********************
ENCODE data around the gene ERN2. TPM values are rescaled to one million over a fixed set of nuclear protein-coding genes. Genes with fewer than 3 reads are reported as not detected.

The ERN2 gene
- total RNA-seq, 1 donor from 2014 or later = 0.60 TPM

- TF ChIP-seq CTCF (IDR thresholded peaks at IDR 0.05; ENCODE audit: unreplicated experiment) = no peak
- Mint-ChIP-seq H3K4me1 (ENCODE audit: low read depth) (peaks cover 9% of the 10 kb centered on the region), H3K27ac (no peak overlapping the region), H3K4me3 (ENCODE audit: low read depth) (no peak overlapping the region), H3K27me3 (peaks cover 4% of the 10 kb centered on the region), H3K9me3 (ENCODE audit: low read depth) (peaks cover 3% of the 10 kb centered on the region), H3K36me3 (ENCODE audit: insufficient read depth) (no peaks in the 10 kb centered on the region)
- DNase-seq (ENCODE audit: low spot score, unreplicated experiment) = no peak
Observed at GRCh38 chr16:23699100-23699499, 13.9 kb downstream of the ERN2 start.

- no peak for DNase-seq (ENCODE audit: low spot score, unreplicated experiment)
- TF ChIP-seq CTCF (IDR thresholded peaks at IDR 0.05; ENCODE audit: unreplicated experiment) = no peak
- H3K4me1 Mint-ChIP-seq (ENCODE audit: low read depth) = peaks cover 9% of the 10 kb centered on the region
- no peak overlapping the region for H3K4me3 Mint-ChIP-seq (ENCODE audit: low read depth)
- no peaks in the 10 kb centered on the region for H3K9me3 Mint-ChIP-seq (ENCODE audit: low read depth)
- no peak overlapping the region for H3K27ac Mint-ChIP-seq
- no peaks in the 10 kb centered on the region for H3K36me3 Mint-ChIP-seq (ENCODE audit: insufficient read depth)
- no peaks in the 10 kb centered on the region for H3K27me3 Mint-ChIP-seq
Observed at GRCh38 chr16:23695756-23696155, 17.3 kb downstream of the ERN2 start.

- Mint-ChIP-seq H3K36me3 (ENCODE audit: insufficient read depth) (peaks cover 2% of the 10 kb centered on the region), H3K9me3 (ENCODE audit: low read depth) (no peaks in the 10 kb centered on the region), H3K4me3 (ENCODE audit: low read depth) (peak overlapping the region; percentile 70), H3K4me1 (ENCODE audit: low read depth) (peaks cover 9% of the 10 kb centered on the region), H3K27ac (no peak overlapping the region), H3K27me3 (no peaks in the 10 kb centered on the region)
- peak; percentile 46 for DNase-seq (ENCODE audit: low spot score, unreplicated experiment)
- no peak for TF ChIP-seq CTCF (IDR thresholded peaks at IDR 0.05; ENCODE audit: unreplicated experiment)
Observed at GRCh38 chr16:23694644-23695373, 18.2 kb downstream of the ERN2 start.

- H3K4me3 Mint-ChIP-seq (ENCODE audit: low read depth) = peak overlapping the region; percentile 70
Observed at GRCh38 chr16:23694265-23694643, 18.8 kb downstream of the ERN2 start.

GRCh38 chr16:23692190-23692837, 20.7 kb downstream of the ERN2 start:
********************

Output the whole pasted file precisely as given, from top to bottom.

ENCODE data around the gene ERN2. TPM values are rescaled to one million over a fixed set of nuclear protein-coding genes. Genes with fewer than 3 reads are reported as not detected.

The ERN2 gene
- total RNA-seq, 1 donor from 2014 or later = 0.60 TPM

- TF ChIP-seq CTCF (IDR thresholded peaks at IDR 0.05; ENCODE audit: unreplicated experiment) = no peak
- Mint-ChIP-seq H3K4me1 (ENCODE audit: low read depth) (peaks cover 9% of the 10 kb centered on the region), H3K27ac (no peak overlapping the region), H3K4me3 (ENCODE audit: low read depth) (no peak overlapping the region), H3K27me3 (peaks cover 4% of the 10 kb centered on the region), H3K9me3 (ENCODE audit: low read depth) (peaks cover 3% of the 10 kb centered on the region), H3K36me3 (ENCODE audit: insufficient read depth) (no peaks in the 10 kb centered on the region)
- DNase-seq (ENCODE audit: low spot score, unreplicated experiment) = no peak
Observed at GRCh38 chr16:23699100-23699499, 13.9 kb downstream of the ERN2 start.

- no peak for DNase-seq (ENCODE audit: low spot score, unreplicated experiment)
- TF ChIP-seq CTCF (IDR thresholded peaks at IDR 0.05; ENCODE audit: unreplicated experiment) = no peak
- H3K4me1 Mint-ChIP-seq (ENCODE audit: low read depth) = peaks cover 9% of the 10 kb centered on the region
- no peak overlapping the region for H3K4me3 Mint-ChIP-seq (ENCODE audit: low read depth)
- no peaks in the 10 kb centered on the region for H3K9me3 Mint-ChIP-seq (ENCODE audit: low read depth)
- no peak overlapping the region for H3K27ac Mint-ChIP-seq
- no peaks in the 10 kb centered on the region for H3K36me3 Mint-ChIP-seq (ENCODE audit: insufficient read depth)
- no peaks in the 10 kb centered on the region for H3K27me3 Mint-ChIP-seq
Observed at GRCh38 chr16:23695756-23696155, 17.3 kb downstream of the ERN2 start.

- Mint-ChIP-seq H3K36me3 (ENCODE audit: insufficient read depth) (peaks cover 2% of the 10 kb centered on the region), H3K9me3 (ENCODE audit: low read depth) (no peaks in the 10 kb centered on the region), H3K4me3 (ENCODE audit: low read depth) (peak overlapping the region; percentile 70), H3K4me1 (ENCODE audit: low read depth) (peaks cover 9% of the 10 kb centered on the region), H3K27ac (no peak overlapping the region), H3K27me3 (no peaks in the 10 kb centered on the region)
- peak; percentile 46 for DNase-seq (ENCODE audit: low spot score, unreplicated experiment)
- no peak for TF ChIP-seq CTCF (IDR thresholded peaks at IDR 0.05; ENCODE audit: unreplicated experiment)
Observed at GRCh38 chr16:23694644-23695373, 18.2 kb downstream of the ERN2 start.

- H3K4me3 Mint-ChIP-seq (ENCODE audit: low read depth) = peak overlapping the region; percentile 70
Observed at GRCh38 chr16:23694265-23694643, 18.8 kb downstream of the ERN2 start.

GRCh38 chr16:23692190-23692837, 20.7 kb downstream of the ERN2 start: